Recent News and Accomplishments of MGS Faculty, Staff, Students, and Alumni
July 16, 2012
McCormack Graduate School of Policy and Global Studies
Adenrele Awotona, director of the Center for Rebuilding Sustainable Communities After Disasters, has contributed to the second edition of The Encyclopedia of Housing, recently issued by Sage Publications. His entries deal with the various aspects of rural and urban housing and more than three dozen categories of nomads spread throughout the African continent. Awotona shared his expertise on housing typologies; the lack of access to land and the insecurity of land tenure in the urban areas; deep-rooted uneven urban development and economic growth; public- and private-sector development of pluralistic land markets that aim to respond to the fluctuating needs of the different income groups of the population; and supply and demand mechanisms within the contexts of bureaucratic apathy, costly managerial procedures, allocation inefficiencies and inappropriate use of public office.
Adenrele Awotona and his center colleague, Jennifer Clifford, travelled to Surabaya, Indonesia in June to deliver workshops on disaster management at the Faculty of Medicine, Universitas Airlangga. Medical doctors, government officials, and other disaster professionals benefited from their expertise on several workshop topics including the effective institutional, regulatory and policy frameworks for implementing reconstruction programs and the economic benefits of environmental protection, water and food security.
In early June, Assistant Professor Rezarta Bilali, Department of Conflict Resolution, Human Security, and Global Governance, presented a workshop in Washington, D.C. on “Social Psychological Perspectives on Genocide and its Aftermath.” The Mass Atrocity Education Workshop: Teaching about the Holocaust and Genocide Prevention was jointly organized by the United States Holocaust Memorial Museum and United States Military Academy at West Point.
More than 260 signers — approximately 10 per cent of the state's workforce — have signed on to our Commonwealth Compact to make Massachusetts a desired destination for people of color in the belief that their contributions will be vital to the region's social and economic future.
Wal-Mart Foundation has given the Commonwealth Compact Talent Network a $25,000 grant to support the efforts to increase the visibility of and access to professionals of color in Massachusetts. This network is for organizations looking to find candidates for their corporate or non-profit boards, speakers for events, talent for key leadership roles, and many other opportunities.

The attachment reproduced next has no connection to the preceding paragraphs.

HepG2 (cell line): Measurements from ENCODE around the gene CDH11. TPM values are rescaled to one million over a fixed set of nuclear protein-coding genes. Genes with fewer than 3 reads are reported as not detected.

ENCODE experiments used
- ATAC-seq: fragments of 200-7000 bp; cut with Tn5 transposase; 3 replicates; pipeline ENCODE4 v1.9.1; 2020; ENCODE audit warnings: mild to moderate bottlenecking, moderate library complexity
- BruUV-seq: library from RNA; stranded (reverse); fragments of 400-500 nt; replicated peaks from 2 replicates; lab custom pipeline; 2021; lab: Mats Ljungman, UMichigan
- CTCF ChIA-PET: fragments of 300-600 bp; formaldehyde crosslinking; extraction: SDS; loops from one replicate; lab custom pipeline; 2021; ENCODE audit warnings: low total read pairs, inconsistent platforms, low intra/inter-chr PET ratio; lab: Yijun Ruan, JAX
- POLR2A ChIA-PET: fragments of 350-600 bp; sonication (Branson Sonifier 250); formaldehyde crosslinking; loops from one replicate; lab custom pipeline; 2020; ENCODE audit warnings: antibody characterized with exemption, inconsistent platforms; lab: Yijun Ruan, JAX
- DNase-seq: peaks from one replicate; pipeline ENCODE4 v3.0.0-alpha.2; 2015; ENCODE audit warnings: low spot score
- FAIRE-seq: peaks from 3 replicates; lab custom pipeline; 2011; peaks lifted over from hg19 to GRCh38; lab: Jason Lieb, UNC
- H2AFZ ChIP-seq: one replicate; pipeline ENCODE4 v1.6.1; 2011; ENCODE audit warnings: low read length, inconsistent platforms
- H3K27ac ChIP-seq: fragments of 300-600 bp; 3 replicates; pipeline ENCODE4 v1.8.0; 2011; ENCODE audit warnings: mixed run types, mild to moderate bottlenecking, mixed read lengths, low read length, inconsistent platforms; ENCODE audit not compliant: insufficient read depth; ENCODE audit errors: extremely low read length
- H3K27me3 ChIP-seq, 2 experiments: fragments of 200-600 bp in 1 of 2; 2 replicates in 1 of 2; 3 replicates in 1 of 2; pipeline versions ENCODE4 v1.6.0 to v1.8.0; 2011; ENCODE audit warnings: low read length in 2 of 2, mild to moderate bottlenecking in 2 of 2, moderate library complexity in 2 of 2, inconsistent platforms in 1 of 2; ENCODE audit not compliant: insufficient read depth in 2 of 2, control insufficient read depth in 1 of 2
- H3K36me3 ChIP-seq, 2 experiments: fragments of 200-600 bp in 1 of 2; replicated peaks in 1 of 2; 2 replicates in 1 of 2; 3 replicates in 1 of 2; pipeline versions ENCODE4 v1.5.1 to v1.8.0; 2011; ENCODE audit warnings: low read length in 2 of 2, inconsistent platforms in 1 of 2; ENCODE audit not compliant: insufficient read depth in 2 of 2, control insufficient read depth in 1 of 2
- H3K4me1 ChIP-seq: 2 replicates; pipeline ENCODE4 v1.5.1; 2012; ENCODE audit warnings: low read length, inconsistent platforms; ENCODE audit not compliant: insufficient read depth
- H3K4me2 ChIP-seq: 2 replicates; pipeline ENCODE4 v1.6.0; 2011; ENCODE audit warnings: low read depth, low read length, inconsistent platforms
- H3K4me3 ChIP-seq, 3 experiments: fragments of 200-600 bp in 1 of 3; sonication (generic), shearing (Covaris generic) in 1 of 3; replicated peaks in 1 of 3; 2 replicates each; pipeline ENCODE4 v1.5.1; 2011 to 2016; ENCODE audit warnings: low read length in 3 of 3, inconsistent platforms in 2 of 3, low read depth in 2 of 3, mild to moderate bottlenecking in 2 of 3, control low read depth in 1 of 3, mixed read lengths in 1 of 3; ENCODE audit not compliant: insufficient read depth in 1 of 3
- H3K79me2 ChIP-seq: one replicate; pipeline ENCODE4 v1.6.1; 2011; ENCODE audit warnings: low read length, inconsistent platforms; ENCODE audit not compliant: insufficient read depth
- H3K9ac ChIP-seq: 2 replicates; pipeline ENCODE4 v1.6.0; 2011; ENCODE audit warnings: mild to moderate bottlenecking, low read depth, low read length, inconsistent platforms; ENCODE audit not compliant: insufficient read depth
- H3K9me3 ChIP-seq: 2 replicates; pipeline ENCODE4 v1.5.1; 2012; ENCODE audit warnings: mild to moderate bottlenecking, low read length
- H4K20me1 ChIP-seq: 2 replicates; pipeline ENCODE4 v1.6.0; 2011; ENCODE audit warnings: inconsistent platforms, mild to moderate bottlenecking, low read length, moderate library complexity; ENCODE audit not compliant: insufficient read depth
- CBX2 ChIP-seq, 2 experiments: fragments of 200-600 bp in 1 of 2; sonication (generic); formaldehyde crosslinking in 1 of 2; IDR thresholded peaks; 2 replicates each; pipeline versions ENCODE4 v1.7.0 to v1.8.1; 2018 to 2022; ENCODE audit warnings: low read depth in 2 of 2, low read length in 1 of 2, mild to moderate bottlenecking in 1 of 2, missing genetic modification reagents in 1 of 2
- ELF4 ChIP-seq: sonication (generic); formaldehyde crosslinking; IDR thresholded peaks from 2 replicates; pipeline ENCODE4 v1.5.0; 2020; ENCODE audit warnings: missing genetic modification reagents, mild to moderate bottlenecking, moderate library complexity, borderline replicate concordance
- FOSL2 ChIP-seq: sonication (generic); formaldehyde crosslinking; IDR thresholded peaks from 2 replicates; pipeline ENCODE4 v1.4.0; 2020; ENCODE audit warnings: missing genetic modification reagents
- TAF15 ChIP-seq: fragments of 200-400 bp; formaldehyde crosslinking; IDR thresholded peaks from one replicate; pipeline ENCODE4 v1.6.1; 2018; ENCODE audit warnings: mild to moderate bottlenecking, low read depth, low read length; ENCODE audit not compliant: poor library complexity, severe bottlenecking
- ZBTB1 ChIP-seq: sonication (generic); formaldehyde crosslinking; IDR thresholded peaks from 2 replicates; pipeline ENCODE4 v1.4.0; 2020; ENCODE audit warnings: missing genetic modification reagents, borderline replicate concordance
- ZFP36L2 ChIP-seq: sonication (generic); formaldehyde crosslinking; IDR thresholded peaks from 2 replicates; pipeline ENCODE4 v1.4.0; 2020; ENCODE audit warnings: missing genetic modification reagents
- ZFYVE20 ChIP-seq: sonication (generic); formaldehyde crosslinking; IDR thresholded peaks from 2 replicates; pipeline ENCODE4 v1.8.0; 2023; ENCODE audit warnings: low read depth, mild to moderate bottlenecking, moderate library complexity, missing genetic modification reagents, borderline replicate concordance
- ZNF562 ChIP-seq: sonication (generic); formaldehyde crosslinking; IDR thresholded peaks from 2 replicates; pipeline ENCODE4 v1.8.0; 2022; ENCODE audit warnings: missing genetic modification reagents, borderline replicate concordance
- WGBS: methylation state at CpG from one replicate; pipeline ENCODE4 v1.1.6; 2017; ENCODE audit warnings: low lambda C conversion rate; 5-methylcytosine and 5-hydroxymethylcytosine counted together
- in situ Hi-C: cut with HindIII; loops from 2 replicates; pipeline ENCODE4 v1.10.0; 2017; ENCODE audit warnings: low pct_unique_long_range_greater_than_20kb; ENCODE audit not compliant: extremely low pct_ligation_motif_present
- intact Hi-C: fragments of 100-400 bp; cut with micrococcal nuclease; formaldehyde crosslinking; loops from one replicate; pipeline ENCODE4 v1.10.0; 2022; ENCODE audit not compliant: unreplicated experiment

Maria Ivanova, assistant professor of conflict resolution, human security, and global governance, penned the chapter, "A New Global Architecture for Sustainability Governance,” in the new book, State of the World 2012: Moving Toward Sustainable Prosperity, published by the Worldwatch Institute. In this piece, Ivanova examines steps that can be taken to improve the United Nations Environment Programme’s effectiveness as an environmental institution.
Working with the United Nations mission in Liberia, public policy doctoral candidate and conflict resolution alumnus Ndumba J. Kamwanyah provided technical assistance to the Liberian National Police. Kamwanyah’s work places literacy and training for law enforcement and security forces as a central focus for peacekeeping efforts in this African country.
In late May, Michael Keating, director of operations at the Center for Peace, Democracy and Development and a lecturer in the Department of Conflict Resolution, Human Security, and Global Governance, meet with journalists in West Africa as part of a tour sponsored by the U.S. State Department.
On July 10, Darren Kew, executive director of the Center for Peace, Democracy, and Development, testified before the US House Committee on Foreign Affairs discussing recent religious violence in Nigeria. Read the news story on our website and view the hearing. Kew was also interviewed the previous week on Al Jazeera regarding US policy and the regional political implications of the Nigerian armed group Boko Haram. Read the story on Aljazerra.
In June, Heather MacIndoe, assistant professor of public policy and public affairs, delivered her paper, "The Rationalization of Performance in the Nonprofit Sector: Understanding the influence of external versus internal stakeholders" at the European Group for Organizational Studies conference in Helsinki, Finland.